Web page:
“Apples, meet Oranges.” “Oranges, meet Apples.” That is how the conversation needs to start for most media articles on hedge fund industry performance. As is the case in “Hedge Funds Set for Worst First Half Since ’11 on Turmoil”. As is usually the case, the article compares the returns of the hedge fund industry to the S&P 500. The often quoted Hedge Fund Research, Inc. (HFR) database, which is the most institutionally used benchmark provider for hedge fund performance, is not well understood by the media.
The hedge fund universe is a large basket of strategies, which includes equity securities and non-equity securities. In addition, the vast majority of strategies are hedged to some degree so that their exposure to the markets in which their securities reside are not 100%. Of the index quoted in the article for the year-to-date performance, the HFRX Global Hedge Fund Index is an index that currently consists of 39 managers and is “comprised of all eligible hedge fund strategies; including but not limited to convertible arbitrage, distressed securities, equity hedge, equity market neutral, event driven, macro, merger arbitrage, and relative value arbitrage.”
The Bloomberg chart in the article appears to cite an index that is incorrectly labeled. It actually appears to be the HFRI World Index (HFRIWRLD), which consists of funds with no greater than 50% exposure to any specific geographic region. So is it fair to compare either of these to the S&P 500? To help with a more fair comparison, we show below the performance of multiple indices and data points. In addition to the HFRX Global Hedge Fund Index (HFRXGL) and the HFRI World Index, we show the HFRI North American Hedge Fund Index (HFRINA), which consists of funds with at least 50% of their investments in North America and includes all strategy types, not just equity related. Finally, we show the performance of managers classified as Hedged Equity that are also North American focused (HFRIEH US). While HFR does not currently break these managers out into a distinct index, the performance comparison of this equal weighted group should be a much better comparison to the S&P 500, if one wants to compare Apples to Apples.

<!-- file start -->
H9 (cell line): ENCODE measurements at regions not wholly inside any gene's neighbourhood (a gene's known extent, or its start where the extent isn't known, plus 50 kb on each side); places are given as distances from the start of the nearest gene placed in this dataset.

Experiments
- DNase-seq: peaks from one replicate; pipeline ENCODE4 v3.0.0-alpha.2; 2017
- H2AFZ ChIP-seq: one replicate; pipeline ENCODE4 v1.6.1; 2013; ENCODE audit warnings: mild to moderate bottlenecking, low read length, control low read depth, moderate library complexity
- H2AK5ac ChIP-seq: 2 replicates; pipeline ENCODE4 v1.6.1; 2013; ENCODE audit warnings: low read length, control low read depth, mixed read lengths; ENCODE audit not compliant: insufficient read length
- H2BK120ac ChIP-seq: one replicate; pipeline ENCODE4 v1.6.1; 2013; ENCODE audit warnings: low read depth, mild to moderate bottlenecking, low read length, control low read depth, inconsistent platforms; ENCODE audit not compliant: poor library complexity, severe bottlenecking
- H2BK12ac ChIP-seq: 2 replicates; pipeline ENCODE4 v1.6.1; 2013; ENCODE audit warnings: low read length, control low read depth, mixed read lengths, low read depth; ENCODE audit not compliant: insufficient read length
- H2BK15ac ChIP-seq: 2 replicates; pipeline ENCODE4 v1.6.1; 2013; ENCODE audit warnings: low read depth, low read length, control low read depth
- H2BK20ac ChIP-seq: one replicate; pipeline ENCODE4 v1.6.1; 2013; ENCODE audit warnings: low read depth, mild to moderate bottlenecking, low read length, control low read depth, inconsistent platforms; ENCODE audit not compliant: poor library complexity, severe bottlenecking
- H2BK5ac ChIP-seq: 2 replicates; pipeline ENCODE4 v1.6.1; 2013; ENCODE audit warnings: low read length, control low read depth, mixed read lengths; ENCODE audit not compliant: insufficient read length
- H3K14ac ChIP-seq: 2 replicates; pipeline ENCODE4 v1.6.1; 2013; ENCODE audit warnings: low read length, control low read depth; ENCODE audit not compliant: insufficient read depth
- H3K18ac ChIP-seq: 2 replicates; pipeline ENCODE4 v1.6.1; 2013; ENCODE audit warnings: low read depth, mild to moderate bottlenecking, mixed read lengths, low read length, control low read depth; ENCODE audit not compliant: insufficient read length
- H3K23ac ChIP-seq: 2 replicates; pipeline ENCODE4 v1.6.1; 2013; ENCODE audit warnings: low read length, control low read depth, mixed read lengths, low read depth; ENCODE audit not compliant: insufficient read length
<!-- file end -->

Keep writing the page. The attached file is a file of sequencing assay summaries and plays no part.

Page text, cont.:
Chart source: HFR Database
If you notice, the performance over the period of time analyzed in the article shows that the performance of the North American focused long/short equity hedge fund managers nearly matches that of the S&P 500 while doing so with much less drawdown and subsequent run-up. Just what you would expect from a hedged equity portfolio: less downside in market drops and less upside in strong rallies. Academically, you would also expect this to result in a higher Sharpe Ratio. Please see below. Apples meet Apples.
Chart source: HFR Database
*Sharpe ratio is annualized using the BofA Merrill Lynch US 3-Month Treasury Bill Index annualizing at 0.37% over same time frame.